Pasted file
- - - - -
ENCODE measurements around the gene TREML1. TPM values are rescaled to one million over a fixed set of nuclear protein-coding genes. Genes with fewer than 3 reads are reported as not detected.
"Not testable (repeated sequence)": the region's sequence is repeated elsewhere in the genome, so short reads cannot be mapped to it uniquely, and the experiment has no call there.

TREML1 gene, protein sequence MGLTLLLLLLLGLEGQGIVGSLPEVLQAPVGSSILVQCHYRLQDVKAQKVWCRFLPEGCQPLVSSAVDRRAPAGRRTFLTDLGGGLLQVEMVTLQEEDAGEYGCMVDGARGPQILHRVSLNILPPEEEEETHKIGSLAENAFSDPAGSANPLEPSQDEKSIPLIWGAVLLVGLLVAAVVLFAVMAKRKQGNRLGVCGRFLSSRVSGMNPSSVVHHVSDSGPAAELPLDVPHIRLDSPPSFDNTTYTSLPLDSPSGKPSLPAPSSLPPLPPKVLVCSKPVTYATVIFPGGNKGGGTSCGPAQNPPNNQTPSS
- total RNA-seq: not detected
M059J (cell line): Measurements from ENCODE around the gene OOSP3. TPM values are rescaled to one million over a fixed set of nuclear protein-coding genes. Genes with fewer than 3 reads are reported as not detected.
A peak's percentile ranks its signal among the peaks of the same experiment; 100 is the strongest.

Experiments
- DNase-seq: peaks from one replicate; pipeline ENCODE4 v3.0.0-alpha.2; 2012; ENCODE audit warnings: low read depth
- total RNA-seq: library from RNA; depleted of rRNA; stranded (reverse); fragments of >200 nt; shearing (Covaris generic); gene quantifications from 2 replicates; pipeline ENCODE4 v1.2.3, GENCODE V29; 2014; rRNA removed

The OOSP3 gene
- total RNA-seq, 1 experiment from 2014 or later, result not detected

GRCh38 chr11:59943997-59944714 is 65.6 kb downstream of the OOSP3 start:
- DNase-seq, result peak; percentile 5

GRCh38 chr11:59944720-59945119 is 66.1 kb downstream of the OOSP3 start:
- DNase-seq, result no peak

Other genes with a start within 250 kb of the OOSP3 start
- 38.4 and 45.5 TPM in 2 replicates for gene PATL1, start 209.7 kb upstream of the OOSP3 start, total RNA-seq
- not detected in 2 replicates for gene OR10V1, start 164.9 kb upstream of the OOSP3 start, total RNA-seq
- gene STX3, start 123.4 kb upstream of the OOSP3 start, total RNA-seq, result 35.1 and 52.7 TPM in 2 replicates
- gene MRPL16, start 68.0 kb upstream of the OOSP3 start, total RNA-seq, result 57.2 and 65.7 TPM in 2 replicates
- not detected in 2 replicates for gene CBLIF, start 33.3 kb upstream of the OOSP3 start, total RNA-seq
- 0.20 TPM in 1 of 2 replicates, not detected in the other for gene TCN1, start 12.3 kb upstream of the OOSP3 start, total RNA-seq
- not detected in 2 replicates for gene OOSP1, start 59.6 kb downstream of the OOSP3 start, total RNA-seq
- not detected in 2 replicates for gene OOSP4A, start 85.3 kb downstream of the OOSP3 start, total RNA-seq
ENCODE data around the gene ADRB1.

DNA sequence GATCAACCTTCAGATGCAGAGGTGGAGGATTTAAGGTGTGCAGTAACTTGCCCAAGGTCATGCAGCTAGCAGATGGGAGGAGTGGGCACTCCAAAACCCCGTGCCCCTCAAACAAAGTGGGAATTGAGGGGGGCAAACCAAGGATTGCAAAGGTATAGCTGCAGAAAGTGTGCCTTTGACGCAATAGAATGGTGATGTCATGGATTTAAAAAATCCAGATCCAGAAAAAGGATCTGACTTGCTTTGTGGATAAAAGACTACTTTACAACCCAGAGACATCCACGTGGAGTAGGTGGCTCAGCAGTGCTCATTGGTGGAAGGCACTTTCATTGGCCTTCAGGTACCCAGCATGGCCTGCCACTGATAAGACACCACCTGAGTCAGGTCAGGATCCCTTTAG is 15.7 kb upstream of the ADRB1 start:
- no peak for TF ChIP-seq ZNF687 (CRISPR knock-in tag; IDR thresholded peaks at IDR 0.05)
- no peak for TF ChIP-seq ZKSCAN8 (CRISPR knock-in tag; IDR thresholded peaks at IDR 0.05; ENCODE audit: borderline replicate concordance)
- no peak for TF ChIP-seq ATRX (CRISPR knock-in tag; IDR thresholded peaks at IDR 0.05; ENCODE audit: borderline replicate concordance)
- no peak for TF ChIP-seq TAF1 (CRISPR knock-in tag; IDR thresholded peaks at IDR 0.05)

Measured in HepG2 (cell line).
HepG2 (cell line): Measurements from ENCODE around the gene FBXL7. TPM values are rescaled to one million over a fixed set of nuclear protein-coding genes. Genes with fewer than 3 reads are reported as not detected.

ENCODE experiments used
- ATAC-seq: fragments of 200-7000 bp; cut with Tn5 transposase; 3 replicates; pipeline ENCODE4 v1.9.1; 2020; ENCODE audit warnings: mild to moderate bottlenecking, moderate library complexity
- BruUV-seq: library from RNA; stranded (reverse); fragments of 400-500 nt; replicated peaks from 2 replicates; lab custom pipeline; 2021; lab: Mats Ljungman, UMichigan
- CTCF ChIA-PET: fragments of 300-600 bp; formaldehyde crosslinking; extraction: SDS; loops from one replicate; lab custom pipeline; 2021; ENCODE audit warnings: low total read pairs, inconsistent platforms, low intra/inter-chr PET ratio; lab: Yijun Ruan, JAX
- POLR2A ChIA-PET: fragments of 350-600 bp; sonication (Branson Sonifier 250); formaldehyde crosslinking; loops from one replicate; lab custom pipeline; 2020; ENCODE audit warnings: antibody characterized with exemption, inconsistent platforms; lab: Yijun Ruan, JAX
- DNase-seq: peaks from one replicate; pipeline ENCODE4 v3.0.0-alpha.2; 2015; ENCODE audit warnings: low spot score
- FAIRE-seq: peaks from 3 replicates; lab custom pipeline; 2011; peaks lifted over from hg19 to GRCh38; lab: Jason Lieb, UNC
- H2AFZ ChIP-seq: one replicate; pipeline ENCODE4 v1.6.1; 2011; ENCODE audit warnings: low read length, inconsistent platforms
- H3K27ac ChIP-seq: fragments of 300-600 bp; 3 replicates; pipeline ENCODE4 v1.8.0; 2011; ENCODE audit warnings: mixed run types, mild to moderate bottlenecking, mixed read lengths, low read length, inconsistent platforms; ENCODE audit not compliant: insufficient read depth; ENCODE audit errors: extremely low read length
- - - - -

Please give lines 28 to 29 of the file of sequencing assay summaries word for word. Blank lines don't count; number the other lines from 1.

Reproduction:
- no peak for TF ChIP-seq ZKSCAN8 (CRISPR knock-in tag; IDR thresholded peaks at IDR 0.05; ENCODE audit: borderline replicate concordance)
- no peak for TF ChIP-seq ATRX (CRISPR knock-in tag; IDR thresholded peaks at IDR 0.05; ENCODE audit: borderline replicate concordance)